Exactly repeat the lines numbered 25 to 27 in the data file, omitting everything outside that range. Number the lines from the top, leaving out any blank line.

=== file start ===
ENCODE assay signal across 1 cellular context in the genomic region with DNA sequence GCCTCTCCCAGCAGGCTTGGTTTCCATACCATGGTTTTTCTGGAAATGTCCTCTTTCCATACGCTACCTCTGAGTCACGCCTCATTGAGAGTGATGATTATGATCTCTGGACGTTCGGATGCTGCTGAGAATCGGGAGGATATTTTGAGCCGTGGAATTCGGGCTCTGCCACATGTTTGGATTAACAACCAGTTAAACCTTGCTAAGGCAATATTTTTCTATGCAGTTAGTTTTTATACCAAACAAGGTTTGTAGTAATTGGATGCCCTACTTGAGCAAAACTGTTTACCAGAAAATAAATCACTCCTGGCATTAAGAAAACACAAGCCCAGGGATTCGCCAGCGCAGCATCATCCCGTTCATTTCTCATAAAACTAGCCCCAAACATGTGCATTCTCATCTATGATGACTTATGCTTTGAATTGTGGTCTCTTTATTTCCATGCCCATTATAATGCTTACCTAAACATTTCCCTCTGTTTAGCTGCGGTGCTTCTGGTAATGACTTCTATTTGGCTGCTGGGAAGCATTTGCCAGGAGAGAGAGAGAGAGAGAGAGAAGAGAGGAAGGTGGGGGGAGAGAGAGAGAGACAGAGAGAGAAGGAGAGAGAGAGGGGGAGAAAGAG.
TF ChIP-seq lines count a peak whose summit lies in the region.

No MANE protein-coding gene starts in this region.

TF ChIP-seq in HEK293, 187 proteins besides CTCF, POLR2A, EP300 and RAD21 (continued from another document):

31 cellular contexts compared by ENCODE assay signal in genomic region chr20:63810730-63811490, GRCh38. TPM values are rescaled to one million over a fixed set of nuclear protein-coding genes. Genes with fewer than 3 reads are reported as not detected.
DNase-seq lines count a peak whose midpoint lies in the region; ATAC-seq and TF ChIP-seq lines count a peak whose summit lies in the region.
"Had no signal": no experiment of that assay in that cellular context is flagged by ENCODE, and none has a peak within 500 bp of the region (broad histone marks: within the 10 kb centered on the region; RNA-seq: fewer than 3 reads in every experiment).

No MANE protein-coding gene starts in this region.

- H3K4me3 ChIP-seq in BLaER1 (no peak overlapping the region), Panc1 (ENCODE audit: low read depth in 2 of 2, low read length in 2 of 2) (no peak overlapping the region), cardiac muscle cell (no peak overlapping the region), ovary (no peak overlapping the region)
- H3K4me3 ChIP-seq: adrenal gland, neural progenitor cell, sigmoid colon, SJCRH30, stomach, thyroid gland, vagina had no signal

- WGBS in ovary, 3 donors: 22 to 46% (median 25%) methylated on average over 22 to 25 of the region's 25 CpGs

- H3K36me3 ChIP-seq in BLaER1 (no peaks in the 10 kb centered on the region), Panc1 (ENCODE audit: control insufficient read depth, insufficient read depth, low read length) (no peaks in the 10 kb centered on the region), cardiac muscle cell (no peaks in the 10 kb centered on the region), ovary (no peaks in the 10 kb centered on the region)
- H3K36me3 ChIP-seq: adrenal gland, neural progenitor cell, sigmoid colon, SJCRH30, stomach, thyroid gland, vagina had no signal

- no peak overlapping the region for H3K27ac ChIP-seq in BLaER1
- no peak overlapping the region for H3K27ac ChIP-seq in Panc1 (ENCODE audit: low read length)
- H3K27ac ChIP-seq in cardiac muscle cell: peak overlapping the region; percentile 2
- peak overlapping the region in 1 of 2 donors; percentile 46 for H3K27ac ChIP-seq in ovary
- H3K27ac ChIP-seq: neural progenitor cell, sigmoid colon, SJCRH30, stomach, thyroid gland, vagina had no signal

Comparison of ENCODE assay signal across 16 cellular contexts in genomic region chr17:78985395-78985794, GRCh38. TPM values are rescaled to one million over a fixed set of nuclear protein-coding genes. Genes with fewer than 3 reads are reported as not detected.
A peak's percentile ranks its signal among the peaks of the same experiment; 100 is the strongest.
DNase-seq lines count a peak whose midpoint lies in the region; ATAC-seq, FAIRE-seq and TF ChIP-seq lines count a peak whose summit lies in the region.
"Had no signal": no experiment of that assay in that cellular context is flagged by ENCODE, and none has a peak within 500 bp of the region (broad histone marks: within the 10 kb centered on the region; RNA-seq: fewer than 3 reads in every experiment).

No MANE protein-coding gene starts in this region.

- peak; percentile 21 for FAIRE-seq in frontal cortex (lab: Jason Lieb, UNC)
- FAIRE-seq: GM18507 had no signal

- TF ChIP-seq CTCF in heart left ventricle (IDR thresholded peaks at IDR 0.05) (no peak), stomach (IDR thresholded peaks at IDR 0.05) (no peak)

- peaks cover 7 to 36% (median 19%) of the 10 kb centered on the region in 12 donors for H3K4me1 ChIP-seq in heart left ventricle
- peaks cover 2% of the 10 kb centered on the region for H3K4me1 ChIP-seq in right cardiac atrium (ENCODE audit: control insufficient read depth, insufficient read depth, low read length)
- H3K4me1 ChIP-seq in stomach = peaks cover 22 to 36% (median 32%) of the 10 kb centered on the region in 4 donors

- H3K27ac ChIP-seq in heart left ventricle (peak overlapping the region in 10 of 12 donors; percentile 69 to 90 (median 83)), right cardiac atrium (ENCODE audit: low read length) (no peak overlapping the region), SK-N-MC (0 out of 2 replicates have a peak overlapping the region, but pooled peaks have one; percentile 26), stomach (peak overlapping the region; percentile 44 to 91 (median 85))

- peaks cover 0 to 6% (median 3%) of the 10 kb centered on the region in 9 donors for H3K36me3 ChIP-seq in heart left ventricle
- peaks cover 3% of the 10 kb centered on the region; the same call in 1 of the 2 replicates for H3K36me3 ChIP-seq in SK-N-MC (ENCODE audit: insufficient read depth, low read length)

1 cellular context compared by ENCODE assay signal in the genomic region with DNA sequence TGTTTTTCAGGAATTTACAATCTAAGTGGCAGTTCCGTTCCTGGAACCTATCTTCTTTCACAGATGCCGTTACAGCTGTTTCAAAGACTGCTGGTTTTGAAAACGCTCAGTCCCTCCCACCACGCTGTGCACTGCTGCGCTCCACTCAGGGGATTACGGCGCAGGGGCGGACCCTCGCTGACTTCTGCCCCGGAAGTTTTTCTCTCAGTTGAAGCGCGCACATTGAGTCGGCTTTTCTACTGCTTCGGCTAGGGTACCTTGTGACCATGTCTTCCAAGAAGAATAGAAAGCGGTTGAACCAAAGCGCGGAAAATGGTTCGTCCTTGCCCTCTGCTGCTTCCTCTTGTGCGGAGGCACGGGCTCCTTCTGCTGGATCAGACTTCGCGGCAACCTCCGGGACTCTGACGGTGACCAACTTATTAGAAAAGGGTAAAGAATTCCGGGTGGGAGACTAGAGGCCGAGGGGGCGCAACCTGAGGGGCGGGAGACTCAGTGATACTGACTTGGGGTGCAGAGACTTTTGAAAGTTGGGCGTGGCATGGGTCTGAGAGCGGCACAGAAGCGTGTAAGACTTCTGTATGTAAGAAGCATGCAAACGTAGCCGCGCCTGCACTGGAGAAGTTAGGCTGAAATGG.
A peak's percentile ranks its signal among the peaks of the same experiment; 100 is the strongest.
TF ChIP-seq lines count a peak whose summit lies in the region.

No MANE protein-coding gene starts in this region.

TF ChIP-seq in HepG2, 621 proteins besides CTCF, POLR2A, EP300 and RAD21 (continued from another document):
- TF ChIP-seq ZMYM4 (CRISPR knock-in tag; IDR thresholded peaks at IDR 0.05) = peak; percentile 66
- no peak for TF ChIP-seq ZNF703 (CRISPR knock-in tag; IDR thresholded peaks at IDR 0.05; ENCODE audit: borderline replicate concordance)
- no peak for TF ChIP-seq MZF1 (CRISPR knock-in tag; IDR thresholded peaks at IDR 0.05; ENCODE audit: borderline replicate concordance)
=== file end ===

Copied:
- FAIRE-seq: GM18507 had no signal

- TF ChIP-seq CTCF in heart left ventricle (IDR thresholded peaks at IDR 0.05) (no peak), stomach (IDR thresholded peaks at IDR 0.05) (no peak)

- peaks cover 7 to 36% (median 19%) of the 10 kb centered on the region in 12 donors for H3K4me1 ChIP-seq in heart left ventricle